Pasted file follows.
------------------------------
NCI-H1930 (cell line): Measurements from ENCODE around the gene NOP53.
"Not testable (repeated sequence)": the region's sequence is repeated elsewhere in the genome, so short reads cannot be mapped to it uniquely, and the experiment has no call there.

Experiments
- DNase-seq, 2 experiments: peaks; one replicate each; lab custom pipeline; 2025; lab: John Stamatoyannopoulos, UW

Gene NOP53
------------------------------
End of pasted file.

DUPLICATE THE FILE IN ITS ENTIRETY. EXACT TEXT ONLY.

NCI-H1930 (cell line): Measurements from ENCODE around the gene NOP53.
"Not testable (repeated sequence)": the region's sequence is repeated elsewhere in the genome, so short reads cannot be mapped to it uniquely, and the experiment has no call there.

Experiments
- DNase-seq, 2 experiments: peaks; one replicate each; lab custom pipeline; 2025; lab: John Stamatoyannopoulos, UW

Gene NOP53